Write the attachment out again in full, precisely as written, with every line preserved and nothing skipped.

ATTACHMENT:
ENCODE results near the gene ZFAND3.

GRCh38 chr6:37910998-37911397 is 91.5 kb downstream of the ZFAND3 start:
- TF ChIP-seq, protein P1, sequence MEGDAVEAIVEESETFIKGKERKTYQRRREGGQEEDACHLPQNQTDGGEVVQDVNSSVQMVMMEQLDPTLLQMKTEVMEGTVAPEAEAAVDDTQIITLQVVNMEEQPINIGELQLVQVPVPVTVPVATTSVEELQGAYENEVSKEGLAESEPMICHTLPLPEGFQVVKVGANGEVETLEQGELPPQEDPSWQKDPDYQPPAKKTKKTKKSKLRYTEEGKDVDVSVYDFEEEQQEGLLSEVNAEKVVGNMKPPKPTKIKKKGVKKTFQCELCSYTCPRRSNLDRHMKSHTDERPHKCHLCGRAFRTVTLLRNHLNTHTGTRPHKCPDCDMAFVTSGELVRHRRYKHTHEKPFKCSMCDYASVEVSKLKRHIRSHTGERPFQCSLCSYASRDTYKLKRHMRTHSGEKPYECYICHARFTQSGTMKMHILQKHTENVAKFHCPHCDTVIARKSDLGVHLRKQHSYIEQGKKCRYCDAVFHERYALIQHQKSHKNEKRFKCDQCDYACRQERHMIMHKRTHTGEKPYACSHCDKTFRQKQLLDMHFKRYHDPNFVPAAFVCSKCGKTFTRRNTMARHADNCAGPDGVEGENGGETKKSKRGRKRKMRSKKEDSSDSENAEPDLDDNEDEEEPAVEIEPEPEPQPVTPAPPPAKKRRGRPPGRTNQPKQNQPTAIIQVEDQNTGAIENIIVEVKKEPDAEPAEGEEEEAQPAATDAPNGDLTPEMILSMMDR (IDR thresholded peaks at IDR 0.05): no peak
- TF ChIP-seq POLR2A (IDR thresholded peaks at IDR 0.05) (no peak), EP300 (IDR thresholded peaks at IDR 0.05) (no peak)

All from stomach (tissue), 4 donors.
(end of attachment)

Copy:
ENCODE results near the gene ZFAND3.

GRCh38 chr6:37910998-37911397 is 91.5 kb downstream of the ZFAND3 start:
- TF ChIP-seq, protein P1, sequence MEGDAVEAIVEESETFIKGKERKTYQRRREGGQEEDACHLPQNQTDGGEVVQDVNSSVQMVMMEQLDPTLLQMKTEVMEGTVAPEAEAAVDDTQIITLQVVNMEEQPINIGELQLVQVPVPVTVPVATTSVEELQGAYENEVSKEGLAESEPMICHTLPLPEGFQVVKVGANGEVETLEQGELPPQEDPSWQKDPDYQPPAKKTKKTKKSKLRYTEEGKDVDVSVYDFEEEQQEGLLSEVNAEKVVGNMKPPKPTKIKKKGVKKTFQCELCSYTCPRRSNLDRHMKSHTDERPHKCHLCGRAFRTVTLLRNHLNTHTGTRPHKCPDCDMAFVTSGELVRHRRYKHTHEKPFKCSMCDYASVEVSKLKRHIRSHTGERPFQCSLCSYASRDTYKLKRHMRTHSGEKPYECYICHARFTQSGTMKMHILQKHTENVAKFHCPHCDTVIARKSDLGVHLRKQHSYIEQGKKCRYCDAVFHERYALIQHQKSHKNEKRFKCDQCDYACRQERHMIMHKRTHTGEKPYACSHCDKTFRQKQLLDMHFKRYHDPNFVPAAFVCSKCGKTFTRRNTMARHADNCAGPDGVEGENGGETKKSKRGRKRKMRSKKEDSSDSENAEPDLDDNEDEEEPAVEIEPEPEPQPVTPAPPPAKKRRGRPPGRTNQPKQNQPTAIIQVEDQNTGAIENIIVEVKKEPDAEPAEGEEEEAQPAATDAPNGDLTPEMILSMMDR (IDR thresholded peaks at IDR 0.05): no peak
- TF ChIP-seq POLR2A (IDR thresholded peaks at IDR 0.05) (no peak), EP300 (IDR thresholded peaks at IDR 0.05) (no peak)

All from stomach (tissue), 4 donors.